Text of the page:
Alum plans to honor Arkansas flag creator
Author and UALR graduate Jason Irby is spearheading a campaign to honor long-ago Wabbaseka resident Willie K. Hocker, the woman who created the Arkansas state flag.
Irby is also from the small rural town, which is located a few miles northeast of Pine Bluff, and attended some of the same Wabbaseka schools at which Hocker taught decades before. One such school, Willie K. Hocker Elementary, is the flag-maker’s namesake.
The School of Mass Communications alumnus said he hopes to generate publicity for the woman, as well as for Wabbaseka, on the flag’s 100th anniversary. Because of the timing, Irby describes this as “a once in a lifetime opportunity.” Another reason behind the effort is Irby’s hometown pride, although he now lives in Little Rock: “That’s where I grew up, that’s my hometown.”
Willie Hocker was born July 21, 1862 in Madison County, Kentucky. Her family moved to Arkansas in 1870 to the Dudely Lake Township near Wabbaseka, where her father was a farmer. After obtaining her teaching certificate in 1887, she began working in Jefferson County schools, becoming principal of First Ward in Pine Bluff in 1895. Two years later, she went back to working in schools near Wabbaseka and stressed Arkansas history throughout her teaching career, which lasted for 34 years.
Hocker was a member of an organization called the Daughters of the American Revolution, which was tasked with the creation of a state flag in 1912, upon finding that none existed. The discovery was made when then-new battleship USS Arkansas was to be commissioned with the Arkansas flag, only to discover that there was none. A committee formed to obtain design submissions then chose Hocker’s among 65 others.
Hocker’s design consisted of a simple red background with a large white diamond centered with a blue border around it. The 25 stars in the border represent Arkansas as the 25th Union state. There were also three blue stars in the diamond itself, representing the three countries that have flown flags over the state: France, Spain and the U.S. The Arkansas General Assembly adopted the design, to which they added the state’s name, in 1913. After adoption, the flag remained unchanged until 1923 when a fourth star was added in the diamond for the Confederacy.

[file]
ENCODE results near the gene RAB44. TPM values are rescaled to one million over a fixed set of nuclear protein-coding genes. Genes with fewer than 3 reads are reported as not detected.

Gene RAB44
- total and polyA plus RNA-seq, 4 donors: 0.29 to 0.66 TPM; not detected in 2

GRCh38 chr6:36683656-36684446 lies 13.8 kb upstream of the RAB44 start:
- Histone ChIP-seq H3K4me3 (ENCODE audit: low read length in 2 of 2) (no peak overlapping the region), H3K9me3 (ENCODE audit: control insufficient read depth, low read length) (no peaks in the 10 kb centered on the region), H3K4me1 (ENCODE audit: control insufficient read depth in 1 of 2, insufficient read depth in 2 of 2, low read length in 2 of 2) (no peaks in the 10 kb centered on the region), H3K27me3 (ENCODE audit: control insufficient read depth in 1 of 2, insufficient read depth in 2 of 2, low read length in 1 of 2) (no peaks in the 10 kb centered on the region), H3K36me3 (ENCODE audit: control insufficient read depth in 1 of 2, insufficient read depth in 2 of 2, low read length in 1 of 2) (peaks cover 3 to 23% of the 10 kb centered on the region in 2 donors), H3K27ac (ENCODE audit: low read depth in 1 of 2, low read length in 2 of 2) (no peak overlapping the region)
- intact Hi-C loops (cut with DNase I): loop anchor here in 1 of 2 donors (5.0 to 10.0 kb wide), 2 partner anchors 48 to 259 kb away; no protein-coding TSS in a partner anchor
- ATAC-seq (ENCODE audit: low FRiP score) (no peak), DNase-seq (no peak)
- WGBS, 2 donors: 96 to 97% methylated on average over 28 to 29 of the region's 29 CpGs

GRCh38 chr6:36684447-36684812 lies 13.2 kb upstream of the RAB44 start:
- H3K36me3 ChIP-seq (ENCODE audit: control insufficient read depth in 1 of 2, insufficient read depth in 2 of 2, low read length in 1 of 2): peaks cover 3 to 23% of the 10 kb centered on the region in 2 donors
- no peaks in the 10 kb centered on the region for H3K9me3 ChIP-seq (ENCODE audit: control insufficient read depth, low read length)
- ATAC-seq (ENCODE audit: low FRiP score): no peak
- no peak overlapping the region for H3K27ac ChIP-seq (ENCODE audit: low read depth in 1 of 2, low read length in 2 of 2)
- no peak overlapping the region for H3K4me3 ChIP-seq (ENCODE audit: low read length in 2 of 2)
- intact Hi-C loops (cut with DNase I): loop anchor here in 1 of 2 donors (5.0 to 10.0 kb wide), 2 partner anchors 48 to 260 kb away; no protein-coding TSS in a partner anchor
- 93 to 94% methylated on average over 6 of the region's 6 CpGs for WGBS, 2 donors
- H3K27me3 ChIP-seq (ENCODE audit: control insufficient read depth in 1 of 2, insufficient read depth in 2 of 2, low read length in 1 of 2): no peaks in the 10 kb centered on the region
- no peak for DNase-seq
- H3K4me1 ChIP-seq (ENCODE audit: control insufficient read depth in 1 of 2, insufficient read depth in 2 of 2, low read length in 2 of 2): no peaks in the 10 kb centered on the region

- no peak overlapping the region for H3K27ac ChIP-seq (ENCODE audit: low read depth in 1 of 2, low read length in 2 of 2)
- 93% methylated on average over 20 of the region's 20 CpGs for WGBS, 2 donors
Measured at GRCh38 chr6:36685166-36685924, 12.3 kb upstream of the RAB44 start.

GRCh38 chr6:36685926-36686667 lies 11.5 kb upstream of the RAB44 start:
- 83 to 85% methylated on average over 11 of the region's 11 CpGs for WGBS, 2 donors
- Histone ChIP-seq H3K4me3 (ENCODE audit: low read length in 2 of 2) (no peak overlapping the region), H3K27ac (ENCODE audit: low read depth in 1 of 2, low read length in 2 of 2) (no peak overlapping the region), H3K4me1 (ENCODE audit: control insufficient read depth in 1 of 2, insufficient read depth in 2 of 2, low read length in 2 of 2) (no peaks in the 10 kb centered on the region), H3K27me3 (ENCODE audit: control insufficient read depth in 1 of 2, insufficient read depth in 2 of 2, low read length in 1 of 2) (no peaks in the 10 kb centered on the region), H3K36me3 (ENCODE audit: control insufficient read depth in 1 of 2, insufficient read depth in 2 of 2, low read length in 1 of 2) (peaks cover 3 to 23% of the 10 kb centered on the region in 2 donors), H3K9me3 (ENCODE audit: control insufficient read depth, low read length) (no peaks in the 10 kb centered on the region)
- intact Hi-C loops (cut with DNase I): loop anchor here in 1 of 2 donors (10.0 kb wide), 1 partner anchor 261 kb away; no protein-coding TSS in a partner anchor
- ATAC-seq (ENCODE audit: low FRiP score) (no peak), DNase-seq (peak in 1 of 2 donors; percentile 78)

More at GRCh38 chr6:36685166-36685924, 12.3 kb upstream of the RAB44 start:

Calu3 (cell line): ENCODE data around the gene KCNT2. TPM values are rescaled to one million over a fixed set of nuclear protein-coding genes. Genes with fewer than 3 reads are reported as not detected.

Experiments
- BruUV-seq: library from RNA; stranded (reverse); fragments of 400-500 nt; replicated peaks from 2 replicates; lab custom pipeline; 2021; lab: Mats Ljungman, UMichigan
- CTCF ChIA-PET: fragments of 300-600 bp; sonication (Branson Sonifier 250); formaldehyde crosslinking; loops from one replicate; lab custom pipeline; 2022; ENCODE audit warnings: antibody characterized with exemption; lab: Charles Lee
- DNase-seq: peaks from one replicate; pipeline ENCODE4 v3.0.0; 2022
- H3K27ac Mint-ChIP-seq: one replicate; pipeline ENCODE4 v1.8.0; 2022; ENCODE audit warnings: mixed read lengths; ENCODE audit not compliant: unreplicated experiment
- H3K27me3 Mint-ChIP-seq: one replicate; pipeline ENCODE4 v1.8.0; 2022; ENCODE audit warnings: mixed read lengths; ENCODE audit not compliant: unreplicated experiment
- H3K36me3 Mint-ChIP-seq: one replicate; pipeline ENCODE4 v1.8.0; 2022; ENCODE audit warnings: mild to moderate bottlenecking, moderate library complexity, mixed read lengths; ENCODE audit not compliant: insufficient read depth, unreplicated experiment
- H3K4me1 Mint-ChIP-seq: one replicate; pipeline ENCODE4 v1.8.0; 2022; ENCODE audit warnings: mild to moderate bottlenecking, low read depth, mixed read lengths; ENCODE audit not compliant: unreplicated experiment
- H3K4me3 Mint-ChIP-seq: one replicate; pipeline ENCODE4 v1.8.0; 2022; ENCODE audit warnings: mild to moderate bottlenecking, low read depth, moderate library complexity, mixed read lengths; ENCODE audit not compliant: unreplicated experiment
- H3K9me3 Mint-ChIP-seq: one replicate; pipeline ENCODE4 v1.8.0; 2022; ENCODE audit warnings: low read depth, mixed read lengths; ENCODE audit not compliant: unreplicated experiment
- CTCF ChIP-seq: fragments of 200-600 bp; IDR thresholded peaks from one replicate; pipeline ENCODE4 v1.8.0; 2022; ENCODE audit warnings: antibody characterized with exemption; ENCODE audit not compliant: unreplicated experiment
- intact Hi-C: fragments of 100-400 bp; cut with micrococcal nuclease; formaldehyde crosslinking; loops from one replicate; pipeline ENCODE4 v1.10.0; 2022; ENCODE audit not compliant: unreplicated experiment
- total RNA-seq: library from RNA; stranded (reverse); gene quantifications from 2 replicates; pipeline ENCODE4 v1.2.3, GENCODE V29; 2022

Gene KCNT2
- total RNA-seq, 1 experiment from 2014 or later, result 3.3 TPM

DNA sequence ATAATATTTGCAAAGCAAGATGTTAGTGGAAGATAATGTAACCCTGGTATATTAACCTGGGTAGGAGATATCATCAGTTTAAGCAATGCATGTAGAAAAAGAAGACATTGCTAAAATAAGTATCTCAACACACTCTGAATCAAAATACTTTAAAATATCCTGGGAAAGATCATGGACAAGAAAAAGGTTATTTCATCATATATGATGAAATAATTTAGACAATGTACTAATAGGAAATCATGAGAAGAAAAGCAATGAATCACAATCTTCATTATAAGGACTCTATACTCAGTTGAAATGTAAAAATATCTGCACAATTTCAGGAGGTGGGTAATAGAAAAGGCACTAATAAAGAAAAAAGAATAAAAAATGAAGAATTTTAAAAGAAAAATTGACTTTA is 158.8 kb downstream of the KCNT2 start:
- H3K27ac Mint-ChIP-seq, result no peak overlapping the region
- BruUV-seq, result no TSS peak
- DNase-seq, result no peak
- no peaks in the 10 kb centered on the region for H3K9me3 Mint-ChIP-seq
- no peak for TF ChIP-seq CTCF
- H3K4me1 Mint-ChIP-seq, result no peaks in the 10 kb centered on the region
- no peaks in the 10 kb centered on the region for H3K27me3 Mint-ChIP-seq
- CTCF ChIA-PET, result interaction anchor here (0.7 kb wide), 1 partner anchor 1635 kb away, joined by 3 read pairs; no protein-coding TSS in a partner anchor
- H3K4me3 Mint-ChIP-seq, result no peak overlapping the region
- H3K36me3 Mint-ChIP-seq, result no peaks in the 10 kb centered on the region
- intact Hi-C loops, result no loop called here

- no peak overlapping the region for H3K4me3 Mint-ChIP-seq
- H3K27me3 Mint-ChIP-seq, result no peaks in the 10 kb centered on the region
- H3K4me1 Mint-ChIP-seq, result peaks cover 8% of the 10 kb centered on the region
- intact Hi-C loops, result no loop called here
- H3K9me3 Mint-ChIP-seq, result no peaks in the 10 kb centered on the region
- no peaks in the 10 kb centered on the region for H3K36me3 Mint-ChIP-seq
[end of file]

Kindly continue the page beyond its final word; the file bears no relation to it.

There is a small display about Hocker’s life and the story of her flag at the Jefferson County Historical Museum in Pine Bluff, as well as a historical marker that was placed in front of the Wabbaseka United Methodist church where she was a Sunday school teacher and longtime patron. The marker was put in place in 2005 and notes the contribution of her flag design.
But that isn’t enough for Irby, who has proposed creating a monument to honor both Hocker and the USS Arkansas in the Wabbaseka city park, pledging the first $500 to the project. He announced his donation on Jan. 1 when he revealed plans for 2013 events, the first of which was in the park Feb. 26. Irby said he wants his hometown to be remembered and honored in the annals of Arkansas history.
There will be a public contest to design the monument incorporating the state flag, Hocker and the USS Arkansas. Design ideas and donations can be submitted at lovewhithinlife-jasonirby.com and by email at firstname.lastname@example.org. Plans for a dedication ceremony later this year have not yet been made.
Hometown pride is something that Irby covers in his book, “Love Within Life,” in which he tells of his formative years in Wabbaseka.
“I walk, I write, I run in the footsteps of those who came before me,” Irby said.